So stocking up on groceries was a recurring family adventure, where the goal was to spend every penny while making sure the food would last until the next payment. Families shared lessons on how to preserve food in large quantities and the different uses of the same ingredient.
Back then, as now, there was no point in lamenting about our situation. Our mantra was “do what you must and control what you can”.
The first hurdle of Shanghai’s strict lockdown was surprisingly easy to overcome. A neighbor helped us get in touch with the community manager, who coordinates with the authorities the evolving rules and regulations that each community must follow.
We got special permission to go to the nearby clinic to pick up medications for continued use. We have a bicycle, which is useful when people fear community spread in closed settings, such as cars or buses. And we are considered responsible neighbors.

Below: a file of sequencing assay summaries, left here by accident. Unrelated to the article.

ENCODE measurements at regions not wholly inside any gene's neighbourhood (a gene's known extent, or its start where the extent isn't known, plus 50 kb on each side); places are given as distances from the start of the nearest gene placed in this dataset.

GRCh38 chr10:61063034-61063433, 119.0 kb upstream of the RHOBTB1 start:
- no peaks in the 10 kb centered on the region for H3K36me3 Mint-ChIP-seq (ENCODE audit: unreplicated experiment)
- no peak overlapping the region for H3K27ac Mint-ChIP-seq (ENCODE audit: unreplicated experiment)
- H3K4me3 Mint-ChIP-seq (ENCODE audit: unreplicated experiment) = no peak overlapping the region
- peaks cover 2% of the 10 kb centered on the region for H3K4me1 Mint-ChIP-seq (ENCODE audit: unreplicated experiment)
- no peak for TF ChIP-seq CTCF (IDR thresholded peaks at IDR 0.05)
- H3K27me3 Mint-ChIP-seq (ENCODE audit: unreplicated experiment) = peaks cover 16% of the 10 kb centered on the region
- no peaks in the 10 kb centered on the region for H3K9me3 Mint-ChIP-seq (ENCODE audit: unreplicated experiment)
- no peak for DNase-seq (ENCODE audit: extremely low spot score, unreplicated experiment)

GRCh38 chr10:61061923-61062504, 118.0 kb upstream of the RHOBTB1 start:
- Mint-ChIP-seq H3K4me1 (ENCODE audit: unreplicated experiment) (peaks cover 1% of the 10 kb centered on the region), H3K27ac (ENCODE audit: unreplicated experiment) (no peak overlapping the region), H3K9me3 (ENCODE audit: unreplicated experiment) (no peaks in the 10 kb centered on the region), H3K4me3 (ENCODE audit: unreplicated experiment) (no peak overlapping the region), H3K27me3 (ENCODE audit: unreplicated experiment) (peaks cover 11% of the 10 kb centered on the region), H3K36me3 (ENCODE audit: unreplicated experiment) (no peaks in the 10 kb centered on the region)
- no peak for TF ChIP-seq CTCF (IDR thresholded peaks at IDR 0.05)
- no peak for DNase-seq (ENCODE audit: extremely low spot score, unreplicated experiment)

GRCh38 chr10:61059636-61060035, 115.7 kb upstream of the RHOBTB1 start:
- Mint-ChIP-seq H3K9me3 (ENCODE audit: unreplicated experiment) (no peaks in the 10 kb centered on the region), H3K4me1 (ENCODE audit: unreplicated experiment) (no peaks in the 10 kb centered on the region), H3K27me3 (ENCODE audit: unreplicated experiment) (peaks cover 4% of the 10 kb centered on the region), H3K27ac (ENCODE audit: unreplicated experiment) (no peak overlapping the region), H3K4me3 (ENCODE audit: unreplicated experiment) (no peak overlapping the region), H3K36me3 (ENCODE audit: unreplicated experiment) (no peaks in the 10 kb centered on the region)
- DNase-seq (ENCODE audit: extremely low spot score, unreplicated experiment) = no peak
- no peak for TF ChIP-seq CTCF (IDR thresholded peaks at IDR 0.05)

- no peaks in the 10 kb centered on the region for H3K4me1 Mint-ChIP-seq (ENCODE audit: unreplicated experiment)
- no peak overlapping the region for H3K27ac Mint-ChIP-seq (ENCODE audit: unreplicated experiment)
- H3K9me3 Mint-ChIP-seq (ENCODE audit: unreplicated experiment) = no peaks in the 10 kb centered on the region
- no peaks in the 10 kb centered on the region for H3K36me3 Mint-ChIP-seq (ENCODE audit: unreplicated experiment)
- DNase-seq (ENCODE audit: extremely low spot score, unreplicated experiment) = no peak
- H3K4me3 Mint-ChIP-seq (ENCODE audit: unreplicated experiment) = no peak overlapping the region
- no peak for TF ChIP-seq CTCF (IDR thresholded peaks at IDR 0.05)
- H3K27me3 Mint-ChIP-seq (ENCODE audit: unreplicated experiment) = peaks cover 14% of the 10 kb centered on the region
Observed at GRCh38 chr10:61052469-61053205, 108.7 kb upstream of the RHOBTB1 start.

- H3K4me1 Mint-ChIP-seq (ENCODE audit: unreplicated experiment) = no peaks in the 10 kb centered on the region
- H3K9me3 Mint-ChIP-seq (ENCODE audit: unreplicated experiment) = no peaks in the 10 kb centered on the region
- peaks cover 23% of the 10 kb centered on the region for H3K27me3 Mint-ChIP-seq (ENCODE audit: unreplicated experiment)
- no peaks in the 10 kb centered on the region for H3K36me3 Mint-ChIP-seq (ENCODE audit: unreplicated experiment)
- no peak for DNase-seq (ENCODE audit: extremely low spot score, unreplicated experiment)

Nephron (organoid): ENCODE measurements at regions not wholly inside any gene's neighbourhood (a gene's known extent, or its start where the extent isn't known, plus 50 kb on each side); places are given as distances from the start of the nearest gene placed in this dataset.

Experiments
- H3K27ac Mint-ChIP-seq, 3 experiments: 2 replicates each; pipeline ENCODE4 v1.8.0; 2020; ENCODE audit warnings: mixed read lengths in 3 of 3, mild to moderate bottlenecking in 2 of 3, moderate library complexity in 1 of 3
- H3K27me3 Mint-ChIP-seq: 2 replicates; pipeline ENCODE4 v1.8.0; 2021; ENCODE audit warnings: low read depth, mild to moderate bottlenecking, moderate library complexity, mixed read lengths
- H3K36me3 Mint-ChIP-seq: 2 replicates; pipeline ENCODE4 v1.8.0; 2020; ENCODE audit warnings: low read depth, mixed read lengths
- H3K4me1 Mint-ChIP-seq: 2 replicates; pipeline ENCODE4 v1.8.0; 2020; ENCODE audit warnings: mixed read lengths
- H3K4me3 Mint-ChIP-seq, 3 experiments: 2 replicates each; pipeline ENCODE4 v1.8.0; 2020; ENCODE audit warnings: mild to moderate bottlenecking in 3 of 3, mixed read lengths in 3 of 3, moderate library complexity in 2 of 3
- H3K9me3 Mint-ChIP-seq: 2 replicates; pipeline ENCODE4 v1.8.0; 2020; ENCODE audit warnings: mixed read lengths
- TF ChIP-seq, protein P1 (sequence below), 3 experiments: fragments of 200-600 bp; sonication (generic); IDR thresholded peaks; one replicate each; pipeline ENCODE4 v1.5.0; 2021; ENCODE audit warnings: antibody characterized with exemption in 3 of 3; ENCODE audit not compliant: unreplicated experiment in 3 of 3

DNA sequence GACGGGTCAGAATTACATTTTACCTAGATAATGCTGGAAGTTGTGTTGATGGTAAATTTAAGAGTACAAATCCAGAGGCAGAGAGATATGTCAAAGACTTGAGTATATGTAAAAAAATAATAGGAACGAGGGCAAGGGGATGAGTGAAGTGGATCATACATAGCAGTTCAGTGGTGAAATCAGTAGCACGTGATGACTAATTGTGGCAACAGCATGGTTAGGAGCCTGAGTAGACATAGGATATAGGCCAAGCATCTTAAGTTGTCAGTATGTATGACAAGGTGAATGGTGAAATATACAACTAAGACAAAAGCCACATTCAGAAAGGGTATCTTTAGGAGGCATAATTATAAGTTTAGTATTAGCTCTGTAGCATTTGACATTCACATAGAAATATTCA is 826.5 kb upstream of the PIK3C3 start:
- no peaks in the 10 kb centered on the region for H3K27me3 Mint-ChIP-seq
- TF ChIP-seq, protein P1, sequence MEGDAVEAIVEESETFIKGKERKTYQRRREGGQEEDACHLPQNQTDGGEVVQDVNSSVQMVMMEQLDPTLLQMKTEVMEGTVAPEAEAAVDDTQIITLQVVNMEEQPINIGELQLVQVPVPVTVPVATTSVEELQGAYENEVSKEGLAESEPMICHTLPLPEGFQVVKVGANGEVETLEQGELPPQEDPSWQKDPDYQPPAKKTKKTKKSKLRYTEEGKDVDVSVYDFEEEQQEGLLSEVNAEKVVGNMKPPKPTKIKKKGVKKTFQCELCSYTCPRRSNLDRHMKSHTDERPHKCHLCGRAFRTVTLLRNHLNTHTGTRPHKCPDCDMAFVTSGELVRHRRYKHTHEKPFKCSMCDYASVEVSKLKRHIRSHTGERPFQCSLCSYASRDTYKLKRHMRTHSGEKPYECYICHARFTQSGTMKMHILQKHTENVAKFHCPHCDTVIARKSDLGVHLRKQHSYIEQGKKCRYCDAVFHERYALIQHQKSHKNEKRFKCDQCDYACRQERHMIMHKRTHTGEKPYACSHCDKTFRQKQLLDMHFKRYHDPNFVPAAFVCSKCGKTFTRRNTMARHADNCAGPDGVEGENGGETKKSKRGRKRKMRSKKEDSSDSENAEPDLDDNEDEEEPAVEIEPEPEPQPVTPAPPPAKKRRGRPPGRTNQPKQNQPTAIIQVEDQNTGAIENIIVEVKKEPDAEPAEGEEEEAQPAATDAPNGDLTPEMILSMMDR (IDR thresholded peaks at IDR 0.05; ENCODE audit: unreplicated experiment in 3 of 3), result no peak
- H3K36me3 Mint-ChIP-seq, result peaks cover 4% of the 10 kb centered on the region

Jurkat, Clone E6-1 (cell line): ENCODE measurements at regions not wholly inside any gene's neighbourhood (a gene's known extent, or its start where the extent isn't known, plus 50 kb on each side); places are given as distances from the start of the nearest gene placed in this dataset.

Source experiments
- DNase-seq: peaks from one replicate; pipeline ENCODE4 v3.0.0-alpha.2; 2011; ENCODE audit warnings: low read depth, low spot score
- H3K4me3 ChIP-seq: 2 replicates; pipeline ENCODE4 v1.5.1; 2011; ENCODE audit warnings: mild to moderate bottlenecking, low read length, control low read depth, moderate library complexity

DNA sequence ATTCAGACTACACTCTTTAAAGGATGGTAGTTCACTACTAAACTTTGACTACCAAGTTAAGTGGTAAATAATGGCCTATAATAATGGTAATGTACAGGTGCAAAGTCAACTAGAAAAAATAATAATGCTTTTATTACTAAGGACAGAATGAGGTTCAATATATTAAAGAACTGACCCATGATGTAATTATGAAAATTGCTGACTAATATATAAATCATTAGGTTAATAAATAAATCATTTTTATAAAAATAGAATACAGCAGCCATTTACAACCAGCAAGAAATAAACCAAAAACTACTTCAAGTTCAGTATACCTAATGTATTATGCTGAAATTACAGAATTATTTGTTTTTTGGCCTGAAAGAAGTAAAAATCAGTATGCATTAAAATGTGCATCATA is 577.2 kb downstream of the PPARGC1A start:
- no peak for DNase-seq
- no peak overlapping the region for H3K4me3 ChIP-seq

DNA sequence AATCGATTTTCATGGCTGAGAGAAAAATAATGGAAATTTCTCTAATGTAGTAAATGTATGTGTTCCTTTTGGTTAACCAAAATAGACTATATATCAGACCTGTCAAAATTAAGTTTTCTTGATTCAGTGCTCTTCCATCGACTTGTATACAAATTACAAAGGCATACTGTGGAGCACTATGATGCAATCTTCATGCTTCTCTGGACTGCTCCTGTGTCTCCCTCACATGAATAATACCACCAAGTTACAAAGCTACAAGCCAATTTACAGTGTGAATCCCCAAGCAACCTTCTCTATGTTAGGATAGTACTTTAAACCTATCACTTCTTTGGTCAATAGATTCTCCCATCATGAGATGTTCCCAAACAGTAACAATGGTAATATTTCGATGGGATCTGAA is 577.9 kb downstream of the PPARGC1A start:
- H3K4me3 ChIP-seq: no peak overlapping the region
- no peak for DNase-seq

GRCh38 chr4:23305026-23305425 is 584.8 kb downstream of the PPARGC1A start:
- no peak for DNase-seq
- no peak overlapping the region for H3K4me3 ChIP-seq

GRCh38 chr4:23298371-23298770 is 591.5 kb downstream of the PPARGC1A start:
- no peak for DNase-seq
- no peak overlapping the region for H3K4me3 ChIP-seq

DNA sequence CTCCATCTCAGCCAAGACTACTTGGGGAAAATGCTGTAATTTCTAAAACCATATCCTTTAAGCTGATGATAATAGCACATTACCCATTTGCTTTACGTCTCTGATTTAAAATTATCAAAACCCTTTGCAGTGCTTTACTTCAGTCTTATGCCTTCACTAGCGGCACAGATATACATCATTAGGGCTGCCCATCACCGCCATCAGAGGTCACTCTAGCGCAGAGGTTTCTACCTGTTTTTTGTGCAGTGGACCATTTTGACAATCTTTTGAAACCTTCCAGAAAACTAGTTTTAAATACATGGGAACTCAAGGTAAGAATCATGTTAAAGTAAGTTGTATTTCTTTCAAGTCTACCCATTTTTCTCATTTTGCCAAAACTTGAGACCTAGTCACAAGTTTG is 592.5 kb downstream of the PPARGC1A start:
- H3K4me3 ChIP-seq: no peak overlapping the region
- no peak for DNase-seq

However, food and drink turned out to be a much bigger hurdle. A few small restaurants do deliver, but usually just one or two dishes. One of us spent countless hours ordering whatever was available and looked like it could be eaten. We had no news about government food packages. So far, we have received two, more than a week apart. And, although they are welcome, they would not cover all our needs.
We turned to the community group chat for help. The community came together to coordinate bulk purchases directly from growers. For each category there was a group chat: fruits, vegetables, rice, eggs, milk, etc. Without Google Translate and a helpful neighbor who speaks perfect English, it would have been much more difficult to deal with it.
Sometimes the purchases arrived. Other times, no. Minimum order thresholds varied widely. We placed an order for mangoes and strawberries. Have arrived. Beautiful and tasty fruit, but what do you do with 11 kilos of mangoes, almost 3 kilos of strawberries and 4.5 kilos of rice for three people?